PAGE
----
A proposal for a micro-unit building with 45 efficiency apartments will go before the City of Boulder Planning Board on February 7, 2023. The building will cover approximately half an acre and will replace two low-slung retail/office buildings, and will include ground floor retail along Pearl Street.
Micro-units have been gaining popularity in recent years as a solution to the affordability crisis in urban areas. Also called ELUs (Efficiency Living Units), they must be under 475 square feet and contain a bathroom and kitchen, according to the Boulder residential code. Typically they are 250-400 square feet in size; those at the 22nd and Pearl site will be 300 square feet (see our recent piece on Glenwood Place for more information about micro-units/ELUs).
Stok Investment Group, the developer of the 22nd and Pearl St. project, has sought out properties that make sense for micro-unit developments to serve residents at or below 120% AMI (area median income). Affordability is achieved through the smaller size of units, rather than any official “affordable” designation. Typically, this means a property in a downtown area that is walkable, zoned for higher density, with good access to transit. Stok Investment Group seeks to build their projects within existing zoning rules, without variance requests wherever possible.
Each of the 45 units at 22nd and Pearl will be 300 square feet and will feature an efficiency kitchen with a two-burner induction stovetop, a microwave, and a smaller refrigerator. The units also have a washer/dryer and a private bathroom, as well as a wall-mounted bike rack for internal storage.
The three-story building will have a common space with a commercial kitchen and entertainment area to allow residents to host larger gatherings, and to promote community amongst the residents. The west side of this amenity space will open onto a raised garden patio for indoor/outdoor entertaining.
The 2,100 square feet of retail space, required by code, is planned with the intent to energize this section of Pearl St. The space will fit two planned retail space: the corner space will target a food and beverage buisiness that creates a welcoming meeting place for neighbors and residents. The adjacent retail spot could be a gallery or similar.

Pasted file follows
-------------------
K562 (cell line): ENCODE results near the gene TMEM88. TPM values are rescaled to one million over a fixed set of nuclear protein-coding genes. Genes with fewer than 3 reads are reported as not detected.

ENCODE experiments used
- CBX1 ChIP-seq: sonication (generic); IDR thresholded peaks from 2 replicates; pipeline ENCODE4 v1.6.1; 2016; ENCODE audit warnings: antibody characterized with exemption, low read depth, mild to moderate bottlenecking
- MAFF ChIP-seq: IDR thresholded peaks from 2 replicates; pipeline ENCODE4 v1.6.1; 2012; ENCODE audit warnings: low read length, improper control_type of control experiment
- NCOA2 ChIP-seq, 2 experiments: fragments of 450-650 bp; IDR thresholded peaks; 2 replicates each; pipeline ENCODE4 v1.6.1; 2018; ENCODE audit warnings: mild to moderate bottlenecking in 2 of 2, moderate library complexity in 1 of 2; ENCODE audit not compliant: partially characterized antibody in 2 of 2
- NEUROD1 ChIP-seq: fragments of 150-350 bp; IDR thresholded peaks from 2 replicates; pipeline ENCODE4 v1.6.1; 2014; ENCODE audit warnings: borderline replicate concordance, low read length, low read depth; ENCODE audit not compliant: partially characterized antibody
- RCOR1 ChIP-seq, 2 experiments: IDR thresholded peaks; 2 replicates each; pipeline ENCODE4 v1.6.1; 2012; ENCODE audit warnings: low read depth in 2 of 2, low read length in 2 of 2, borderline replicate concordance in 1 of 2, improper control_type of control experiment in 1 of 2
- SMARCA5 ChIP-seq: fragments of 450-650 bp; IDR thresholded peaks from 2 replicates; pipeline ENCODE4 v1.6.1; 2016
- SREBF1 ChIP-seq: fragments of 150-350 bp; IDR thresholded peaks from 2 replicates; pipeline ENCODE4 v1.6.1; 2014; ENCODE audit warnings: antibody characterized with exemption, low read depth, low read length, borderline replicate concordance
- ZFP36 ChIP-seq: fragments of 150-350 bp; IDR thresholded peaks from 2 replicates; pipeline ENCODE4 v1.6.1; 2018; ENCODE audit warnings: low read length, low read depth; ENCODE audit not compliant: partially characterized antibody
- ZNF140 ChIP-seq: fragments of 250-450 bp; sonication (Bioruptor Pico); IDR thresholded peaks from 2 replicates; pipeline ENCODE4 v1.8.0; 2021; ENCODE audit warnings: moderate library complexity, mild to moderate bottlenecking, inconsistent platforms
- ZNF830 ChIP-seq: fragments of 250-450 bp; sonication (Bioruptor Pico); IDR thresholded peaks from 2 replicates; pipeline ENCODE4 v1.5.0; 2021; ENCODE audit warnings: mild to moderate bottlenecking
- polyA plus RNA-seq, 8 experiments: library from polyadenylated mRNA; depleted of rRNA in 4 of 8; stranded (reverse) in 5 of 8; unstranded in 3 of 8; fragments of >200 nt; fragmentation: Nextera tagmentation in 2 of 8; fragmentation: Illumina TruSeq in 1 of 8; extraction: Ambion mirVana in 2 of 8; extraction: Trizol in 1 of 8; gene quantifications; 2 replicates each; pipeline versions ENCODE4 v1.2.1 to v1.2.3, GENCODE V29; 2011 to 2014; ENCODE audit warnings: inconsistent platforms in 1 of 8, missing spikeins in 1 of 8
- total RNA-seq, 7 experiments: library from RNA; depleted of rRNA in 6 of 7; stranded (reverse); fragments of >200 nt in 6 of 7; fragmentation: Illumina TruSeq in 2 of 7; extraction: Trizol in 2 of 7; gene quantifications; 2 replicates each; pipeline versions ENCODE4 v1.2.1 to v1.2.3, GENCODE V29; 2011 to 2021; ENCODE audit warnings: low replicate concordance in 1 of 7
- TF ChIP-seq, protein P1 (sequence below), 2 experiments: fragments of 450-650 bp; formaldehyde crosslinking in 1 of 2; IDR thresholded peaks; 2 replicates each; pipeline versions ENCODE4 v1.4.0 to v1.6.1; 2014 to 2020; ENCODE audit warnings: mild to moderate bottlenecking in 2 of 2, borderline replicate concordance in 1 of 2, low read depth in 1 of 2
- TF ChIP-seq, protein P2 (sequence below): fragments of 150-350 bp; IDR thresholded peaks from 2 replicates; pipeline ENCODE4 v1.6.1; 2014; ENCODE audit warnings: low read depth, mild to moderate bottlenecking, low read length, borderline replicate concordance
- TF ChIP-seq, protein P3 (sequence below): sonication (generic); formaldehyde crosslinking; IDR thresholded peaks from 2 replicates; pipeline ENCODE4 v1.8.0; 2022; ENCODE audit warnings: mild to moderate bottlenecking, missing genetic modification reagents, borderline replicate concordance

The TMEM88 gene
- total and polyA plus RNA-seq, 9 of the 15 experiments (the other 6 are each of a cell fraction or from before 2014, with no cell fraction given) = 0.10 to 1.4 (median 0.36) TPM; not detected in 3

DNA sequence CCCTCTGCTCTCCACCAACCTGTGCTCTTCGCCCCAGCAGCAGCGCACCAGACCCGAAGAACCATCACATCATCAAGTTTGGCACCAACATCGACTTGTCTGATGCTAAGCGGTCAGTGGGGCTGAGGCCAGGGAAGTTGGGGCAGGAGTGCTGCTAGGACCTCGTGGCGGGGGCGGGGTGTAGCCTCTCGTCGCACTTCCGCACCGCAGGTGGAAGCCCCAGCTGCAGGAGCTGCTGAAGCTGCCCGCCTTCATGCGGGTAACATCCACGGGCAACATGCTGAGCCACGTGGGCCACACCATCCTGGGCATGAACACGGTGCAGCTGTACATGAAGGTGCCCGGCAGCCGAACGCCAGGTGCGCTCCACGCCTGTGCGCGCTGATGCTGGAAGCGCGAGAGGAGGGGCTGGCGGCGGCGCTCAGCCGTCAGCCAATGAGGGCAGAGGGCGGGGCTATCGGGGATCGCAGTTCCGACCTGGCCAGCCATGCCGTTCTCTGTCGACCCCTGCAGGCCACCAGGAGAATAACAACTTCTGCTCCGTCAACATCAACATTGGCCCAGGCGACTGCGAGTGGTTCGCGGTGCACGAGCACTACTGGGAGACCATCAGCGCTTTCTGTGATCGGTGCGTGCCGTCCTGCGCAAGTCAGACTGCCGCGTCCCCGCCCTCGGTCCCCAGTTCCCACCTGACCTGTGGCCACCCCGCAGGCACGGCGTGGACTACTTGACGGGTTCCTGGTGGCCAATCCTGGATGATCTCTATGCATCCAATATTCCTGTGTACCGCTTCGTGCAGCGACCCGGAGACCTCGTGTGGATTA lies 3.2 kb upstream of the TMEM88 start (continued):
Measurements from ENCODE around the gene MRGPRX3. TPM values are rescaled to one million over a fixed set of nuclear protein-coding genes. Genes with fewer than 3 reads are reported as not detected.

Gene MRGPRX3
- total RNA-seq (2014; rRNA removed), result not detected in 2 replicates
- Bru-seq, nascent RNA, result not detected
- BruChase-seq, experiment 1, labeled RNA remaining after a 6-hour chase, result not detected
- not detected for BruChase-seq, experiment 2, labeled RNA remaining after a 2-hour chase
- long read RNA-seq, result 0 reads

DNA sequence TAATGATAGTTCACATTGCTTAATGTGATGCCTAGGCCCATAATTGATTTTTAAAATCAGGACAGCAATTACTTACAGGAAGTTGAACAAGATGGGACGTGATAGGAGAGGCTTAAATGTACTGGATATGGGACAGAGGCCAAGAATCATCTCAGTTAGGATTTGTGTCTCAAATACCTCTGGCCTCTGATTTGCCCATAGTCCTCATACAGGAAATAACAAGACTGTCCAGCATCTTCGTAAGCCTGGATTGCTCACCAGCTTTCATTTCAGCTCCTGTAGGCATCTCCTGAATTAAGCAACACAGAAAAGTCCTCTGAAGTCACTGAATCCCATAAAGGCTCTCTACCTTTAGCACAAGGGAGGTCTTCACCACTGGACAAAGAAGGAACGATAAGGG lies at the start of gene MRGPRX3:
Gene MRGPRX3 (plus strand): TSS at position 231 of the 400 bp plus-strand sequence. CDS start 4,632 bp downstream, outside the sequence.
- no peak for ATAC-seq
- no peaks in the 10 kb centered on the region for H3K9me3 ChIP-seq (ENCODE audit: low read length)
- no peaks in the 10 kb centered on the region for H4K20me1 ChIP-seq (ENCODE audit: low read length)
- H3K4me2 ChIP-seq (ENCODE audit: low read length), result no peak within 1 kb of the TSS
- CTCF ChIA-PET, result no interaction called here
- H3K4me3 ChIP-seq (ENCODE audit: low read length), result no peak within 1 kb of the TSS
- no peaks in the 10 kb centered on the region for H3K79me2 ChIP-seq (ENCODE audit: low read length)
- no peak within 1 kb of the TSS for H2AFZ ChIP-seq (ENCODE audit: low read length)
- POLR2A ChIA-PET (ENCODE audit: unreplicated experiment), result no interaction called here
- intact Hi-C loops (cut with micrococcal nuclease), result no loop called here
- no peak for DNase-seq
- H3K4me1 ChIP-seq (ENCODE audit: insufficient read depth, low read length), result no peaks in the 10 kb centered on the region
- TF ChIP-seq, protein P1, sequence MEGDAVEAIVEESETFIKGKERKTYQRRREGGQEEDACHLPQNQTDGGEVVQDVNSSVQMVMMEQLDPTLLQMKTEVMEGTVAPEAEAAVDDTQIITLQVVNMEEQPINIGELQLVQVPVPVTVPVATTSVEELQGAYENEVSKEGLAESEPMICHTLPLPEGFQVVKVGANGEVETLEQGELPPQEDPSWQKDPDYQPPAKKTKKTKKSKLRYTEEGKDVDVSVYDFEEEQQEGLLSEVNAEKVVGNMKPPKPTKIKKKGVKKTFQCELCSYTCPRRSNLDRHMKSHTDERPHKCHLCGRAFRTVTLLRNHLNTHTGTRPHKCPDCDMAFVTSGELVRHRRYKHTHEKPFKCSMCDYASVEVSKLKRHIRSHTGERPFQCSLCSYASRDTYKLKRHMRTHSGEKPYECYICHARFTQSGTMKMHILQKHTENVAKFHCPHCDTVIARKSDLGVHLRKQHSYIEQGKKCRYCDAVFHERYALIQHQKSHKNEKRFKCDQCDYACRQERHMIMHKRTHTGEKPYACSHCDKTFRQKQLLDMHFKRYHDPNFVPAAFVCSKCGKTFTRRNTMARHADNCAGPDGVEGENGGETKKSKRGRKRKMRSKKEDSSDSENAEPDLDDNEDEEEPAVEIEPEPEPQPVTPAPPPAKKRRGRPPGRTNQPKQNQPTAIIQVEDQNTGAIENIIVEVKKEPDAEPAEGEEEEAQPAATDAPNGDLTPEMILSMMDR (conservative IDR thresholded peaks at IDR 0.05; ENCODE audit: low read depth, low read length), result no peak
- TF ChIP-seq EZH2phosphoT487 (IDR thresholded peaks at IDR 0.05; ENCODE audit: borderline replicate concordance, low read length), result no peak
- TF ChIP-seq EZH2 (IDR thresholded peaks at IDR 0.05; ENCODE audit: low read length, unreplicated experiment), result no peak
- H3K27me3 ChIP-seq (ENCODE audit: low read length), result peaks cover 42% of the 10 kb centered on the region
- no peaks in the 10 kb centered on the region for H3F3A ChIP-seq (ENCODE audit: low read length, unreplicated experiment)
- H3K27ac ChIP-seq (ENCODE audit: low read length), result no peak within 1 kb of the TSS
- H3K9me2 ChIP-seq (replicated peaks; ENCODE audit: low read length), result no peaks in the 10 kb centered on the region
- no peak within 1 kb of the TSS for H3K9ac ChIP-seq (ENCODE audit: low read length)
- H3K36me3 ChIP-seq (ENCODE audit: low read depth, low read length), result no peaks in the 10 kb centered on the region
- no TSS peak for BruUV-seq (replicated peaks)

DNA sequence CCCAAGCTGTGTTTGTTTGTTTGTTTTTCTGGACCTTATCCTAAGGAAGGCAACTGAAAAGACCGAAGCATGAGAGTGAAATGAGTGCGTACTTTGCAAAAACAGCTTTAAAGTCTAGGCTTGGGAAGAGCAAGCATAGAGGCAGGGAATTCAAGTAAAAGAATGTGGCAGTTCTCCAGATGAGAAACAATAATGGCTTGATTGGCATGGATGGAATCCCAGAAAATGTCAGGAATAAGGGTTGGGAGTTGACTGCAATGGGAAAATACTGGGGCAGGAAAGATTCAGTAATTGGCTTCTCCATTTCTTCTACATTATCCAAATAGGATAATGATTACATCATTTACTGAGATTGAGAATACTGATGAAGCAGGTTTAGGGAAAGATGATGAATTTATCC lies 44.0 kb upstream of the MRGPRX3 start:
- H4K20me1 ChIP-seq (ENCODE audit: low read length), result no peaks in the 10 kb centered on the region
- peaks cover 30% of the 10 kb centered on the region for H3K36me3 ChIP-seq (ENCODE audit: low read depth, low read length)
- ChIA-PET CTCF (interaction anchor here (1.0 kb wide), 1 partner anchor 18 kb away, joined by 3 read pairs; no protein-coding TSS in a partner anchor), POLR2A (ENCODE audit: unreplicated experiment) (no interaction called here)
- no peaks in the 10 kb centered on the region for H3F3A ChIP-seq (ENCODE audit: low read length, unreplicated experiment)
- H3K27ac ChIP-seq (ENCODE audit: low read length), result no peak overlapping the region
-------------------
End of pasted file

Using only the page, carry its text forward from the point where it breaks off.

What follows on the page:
The ground floor will house 40 long-term bike parking spaces, 12 short-term bike spaces, and 26 car parking spaces. Storage closets for residents will also be available. Both the car parking spaces and the storage units will be unbundled from the units, so residents can choose only those amenities they desire.
The location of the project is ideal for service workers and other downtown employees, as it’s easily walkable to any downtown business, as well as grocery stores, the downtown bus station, and the Boulder Creek bike path. The fact that a car isn’t needed for easy access to Boulder amenities makes it all the more affordable.
Beyond the inherent low carbon footprint of high density housing, Stok Investment Group has plans to make the building carbon neutral. This includes double-stud, well-insulated walls, use of CLT (cross-laminated timber) framing rather than steel, heating and cooling with all-electric mini splits, solar photovoltaics (and possible solar thermal for hot water) on the roof, and a community solar garden purchase to bring the building to net-zero.
The project achieves its high density through a provision in the Boulder code that allows a 2-to-1 multiplier for ELUs. With their small footprint, ELUs count as “half” units, allowing greater density than the site’s zoning typically allows. The car parking requirements are not similarly reduced, however, requiring the developer to request a parking reduction. The developer’s initial request was for a larger parking reduction, but after discussion with neighbors and City staff, a 26 parking spot garage was agreed upon. This parking reduction is accompanied by subsidized bus passes for all residents.
The Boulder Housing Network supports the project as a great example of diversity in our housing stock. While many longtime residents of Boulder might not see the appeal of micro-units, there are many who prefer a carless, minimalist lifestyle that’s close to all that Boulder has to offer. The project is a great support to downtown businesses; it will not only provide housing for workers, but will also increase foot traffic and vitality, bringing in more customers to retail establishments.
How to get involved
To advocate for housing at 22nd and Pearl, send an email to the Planning Board (firstname.lastname@example.org) and/or plan to speak at the virtual meeting on Tuesday, February 7th. The agenda for the meeting will be posted this week, and a link to watch and participate will be posted 24 hours before the meeting.